གཟའ་ཕུར་བུ། ༢༠༢༢/༡༢/༠༨

Chinese Anti-Corruption Activists on Trial for 'Disturbing Public Order'

Security personnel stand guard outside as Chinese human rights lawyer Ding Jiaxi stands trial at a court in Haidian District, Beijing, April 8, 2014.
Two Chinese anti-corruption activists accused of "disturbing public order" went on trial Tuesday in Beijing amid heavy security.

Ding Jiaxi and Li Wei are part of the New Citizens' Movement, a campaign encouraging Chinese officials to publicly disclose their assets.

The Communist Party is in the midst of its own campaign to weed out corruption within its ranks, but views the grassroots movement as a threat.

The group's founder, Xu Zhiyong, was sentenced in January to four years in prison. Ding and Li face up to five years in jail for "gathering a crowd to disturb public order."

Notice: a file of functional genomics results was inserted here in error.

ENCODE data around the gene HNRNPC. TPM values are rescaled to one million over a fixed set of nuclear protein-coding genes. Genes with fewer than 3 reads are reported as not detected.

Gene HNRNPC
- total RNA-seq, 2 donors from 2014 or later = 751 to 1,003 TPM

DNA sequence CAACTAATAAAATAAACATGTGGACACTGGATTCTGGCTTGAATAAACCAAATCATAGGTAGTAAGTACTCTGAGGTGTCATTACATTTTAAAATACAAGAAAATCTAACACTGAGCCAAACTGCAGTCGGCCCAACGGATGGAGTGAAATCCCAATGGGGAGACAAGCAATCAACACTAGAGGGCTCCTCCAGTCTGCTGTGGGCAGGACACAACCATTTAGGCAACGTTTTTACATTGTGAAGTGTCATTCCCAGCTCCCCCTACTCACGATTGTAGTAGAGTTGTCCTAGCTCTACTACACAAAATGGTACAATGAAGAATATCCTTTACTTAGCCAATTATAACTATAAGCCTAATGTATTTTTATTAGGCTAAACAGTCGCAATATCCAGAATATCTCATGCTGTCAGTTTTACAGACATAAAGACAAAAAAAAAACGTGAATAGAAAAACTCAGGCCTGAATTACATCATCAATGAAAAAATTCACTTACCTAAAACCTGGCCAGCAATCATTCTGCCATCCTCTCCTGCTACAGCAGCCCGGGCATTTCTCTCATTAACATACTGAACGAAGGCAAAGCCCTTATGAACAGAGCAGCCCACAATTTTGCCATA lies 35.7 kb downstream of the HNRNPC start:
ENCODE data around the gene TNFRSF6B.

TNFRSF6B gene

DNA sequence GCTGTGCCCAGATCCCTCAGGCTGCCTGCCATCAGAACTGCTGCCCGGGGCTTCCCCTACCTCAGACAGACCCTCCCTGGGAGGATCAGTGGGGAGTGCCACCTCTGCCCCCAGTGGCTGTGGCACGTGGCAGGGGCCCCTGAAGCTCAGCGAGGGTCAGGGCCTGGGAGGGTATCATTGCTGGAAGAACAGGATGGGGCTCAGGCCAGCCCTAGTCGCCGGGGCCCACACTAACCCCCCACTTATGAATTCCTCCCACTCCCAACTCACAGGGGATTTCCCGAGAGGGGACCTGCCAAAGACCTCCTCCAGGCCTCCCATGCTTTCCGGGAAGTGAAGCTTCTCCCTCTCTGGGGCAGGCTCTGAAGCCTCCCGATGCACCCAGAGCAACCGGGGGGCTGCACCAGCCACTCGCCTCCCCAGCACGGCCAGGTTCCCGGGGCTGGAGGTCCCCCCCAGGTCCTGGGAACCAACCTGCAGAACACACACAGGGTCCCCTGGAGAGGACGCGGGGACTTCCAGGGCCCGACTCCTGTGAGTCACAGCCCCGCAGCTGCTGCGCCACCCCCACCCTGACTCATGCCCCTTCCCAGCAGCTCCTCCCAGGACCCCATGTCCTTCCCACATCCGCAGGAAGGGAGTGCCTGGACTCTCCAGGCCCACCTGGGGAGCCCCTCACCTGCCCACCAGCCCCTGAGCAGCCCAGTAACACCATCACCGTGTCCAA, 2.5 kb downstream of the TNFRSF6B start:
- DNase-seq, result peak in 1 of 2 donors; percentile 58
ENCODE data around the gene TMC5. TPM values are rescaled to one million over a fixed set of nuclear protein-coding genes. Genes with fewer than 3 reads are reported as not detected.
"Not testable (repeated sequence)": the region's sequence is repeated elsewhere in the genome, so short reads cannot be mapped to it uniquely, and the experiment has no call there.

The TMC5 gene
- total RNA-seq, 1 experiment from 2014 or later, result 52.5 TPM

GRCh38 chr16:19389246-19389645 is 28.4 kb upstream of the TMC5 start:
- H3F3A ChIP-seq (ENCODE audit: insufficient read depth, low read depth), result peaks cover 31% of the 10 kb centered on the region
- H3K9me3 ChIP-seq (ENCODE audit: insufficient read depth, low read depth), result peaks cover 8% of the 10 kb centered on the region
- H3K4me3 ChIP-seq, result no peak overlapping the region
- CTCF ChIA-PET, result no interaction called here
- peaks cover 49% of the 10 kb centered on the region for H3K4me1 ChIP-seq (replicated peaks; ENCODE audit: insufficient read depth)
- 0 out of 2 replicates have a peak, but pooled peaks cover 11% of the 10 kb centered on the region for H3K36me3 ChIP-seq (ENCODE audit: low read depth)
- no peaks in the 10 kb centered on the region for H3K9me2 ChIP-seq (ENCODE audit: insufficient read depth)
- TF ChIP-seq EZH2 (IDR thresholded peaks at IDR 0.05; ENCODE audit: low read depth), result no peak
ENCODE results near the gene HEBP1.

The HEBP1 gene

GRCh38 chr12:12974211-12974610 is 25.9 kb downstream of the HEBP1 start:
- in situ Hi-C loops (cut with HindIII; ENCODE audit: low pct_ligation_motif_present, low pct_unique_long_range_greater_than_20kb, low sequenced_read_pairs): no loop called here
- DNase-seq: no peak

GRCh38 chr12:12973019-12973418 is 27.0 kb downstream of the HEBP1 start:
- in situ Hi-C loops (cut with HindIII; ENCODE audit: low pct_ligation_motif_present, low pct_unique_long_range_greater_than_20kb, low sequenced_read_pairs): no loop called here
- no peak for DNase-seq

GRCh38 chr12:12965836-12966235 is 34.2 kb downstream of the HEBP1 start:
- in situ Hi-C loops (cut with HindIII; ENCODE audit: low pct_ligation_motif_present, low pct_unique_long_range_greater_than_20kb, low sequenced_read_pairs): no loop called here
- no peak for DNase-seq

Ding's lawyer, Sui Muqing, said a guilty verdict is all but certain, though he denies the defendants committed any crime.

"They didn't cause any harm to society, as has been said. Moreover, their behavior should be praised and encouraged. It's extremely easy to judge - it doesn't require much expert legal knowledge: They are very clearly innocent. They're not just innocent, there isn't even a trace of illegality," said Sui.

Highlighting the sensitivity of the case, police barred a group of foreign diplomats and blocked journalists from the courthouse as the proceedings began Tuesday.

Qui Yueying was among a group of New Citizens' Movement supporters gathered outside the courthouse in Beijing's Haidian district.

"I think they are totally innocent. We have fought together in the past. Honestly, we think that this movement is a movement for all the people. It's something that the public all long for," said Qui.

The activists' lawyers expect the trial to last around two days.